West Virginia children improve in key indicators
MORGANTOWN, W.Va. – West Virginia has been making steady progress in key indicators of child well-being. The Mountain State ranks among the top 10 states in the nation with the lowest number of uninsured children. According to the Annie E. Casey Foundation’s 2017 KIDS COUNT Data Book, the percentage of West Virginia children without health insurance has dropped from 5 percent to 3 percent. West Virginia also saw improvements in the teen birth rate which fell from 45 percent to 32 percent.
WVU Medicine Children’s partners with West Virginia KIDS COUNT to determine and champion what’s best for West Virginia’s children and families. KIDS COUNT is a trusted source of data about the well-being of children; data guides the efforts to advocate for what kids need.
“Everyone — legislators, public officials, child advocates, educators, parents, and the media — must take action on behalf of kids and families to improve well-being for all of West Virginia’s children regardless of their race, ethnicity, or economic status,” Cheryl Jones, R.N., director of WVU Medicine Children’s and West Virginia KIDS COUNT Board Member, said.
Although West Virginia is making progress, children living in poverty remains the most problematic child well-being indicator for the state. The KIDS COUNT Data Book indicates that 25 percent of West Virginia’s children were living in poverty in 2015, which is the same percentage of children that were living in poverty in 2010. This is higher than the national average of 21 percent.
Additionally, the state is not doing well for its children of color, according to the Casey Foundation’s 2017 Race for Results report. The report shows little progress among African-American and Latino children, who account for more than 22,900, or 6.1 percent, of the children in West Virginia.
This is the second Race for Results report by the Casey Foundation; the Foundation released the first report in 2014. The report measures children’s progress on the national and state levels on key education, health, and economic milestones by racial and ethnic groups. The report’s index uses a composite score of these milestones on a scale of one (lowest) to 1,000 (highest) to make comparisons. West Virginia received the following index scores for child well-being: African-American (416); Latino (582); white (525). There was not sufficient information or numbers of Asian and Pacific Islander or American Indian children in the state to determine index scores related to those groups.
The key indicator of economic security — children living in families above 200 percent of federal poverty and children living in low-poverty areas — stayed about the same or worsened for African-Americans and Latinos. According to Race for Results, in West Virginia, only 28 percent of African-American children and 31 percent of Latino children live above 200 percent of federal poverty ($49,200 for a family of four) compared to 51 percent of children overall in West Virginia and 56 percent nationwide.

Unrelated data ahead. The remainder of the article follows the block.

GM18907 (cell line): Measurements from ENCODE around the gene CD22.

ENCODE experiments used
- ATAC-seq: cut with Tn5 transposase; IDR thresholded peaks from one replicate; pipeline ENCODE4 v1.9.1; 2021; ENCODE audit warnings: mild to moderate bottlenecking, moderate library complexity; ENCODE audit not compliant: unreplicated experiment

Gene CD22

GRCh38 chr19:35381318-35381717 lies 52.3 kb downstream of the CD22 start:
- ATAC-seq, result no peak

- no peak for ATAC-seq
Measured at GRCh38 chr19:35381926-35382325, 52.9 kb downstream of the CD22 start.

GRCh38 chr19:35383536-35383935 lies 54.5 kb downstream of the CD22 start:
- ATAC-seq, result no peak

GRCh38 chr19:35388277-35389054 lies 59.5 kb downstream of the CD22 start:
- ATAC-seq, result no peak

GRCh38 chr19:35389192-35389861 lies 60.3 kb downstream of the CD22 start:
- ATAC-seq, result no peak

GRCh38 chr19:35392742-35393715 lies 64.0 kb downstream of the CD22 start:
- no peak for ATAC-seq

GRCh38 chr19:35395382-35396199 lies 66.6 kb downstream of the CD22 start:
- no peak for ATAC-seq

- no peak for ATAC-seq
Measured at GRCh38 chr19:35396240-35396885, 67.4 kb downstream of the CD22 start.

“We have not succeeded until all children from every racial and ethnic background have succeeded. Our future depends on their well-being and the realization of their potential. At the same time, we need to acknowledge that there is more work to be done,” said Dr. William White, executive director, Herbert Henderson Office of Minority Affairs.
WV KIDS COUNT and the Herbert Henderson Office of Minority Affairs encourage increased work and investment in critical areas of child well-being throughout the state.
“We urge policymakers not to back away from targeted investments that help West Virginia’s children become healthier, more likely to complete high school, and better positioned to contribute to the state and national economy as adults,” said Tricia Kingery, executive director, WV KIDS COUNT. “Together, we can make West Virginia a great place to be a kid.”
The 2017 Race for Results report is available at www.aecf.org/raceforresults. Additional information is available at www.aecf.org. Information for the 2017 KIDS COUNT Data Book can be found on the Casey Foundation’s Data Center at datacenter.kidscount.org. The website also contains the most recent national, state, and local data on numerous indicators of child well-being. Journalists interested in creating maps, graphs, and rankings in stories about Race for Results or the Data Book can use the Data Center information.
WV KIDS COUNT
West Virginia KIDS COUNT provides the most trusted data about the well-being of children and builds alliances to advocate for what kids need. Their vision is to make West Virginia a great place to be a kid. For more information, go to www.wvkidscount.org.
Annie E. Casey Foundation
The Annie E. Casey Foundation creates a brighter future for the nation’s children by developing solutions to strengthen families, build paths to economic opportunity, and transform struggling communities into safer and healthier places to live, work, and grow. For more information, visit www.aecf.org. KIDS COUNT is a registered trademark of the Annie E. Casey Foundation.
Tricia Kingery, WV KIDS COUNT Executive Director, 304-345-2101, firstname.lastname@example.org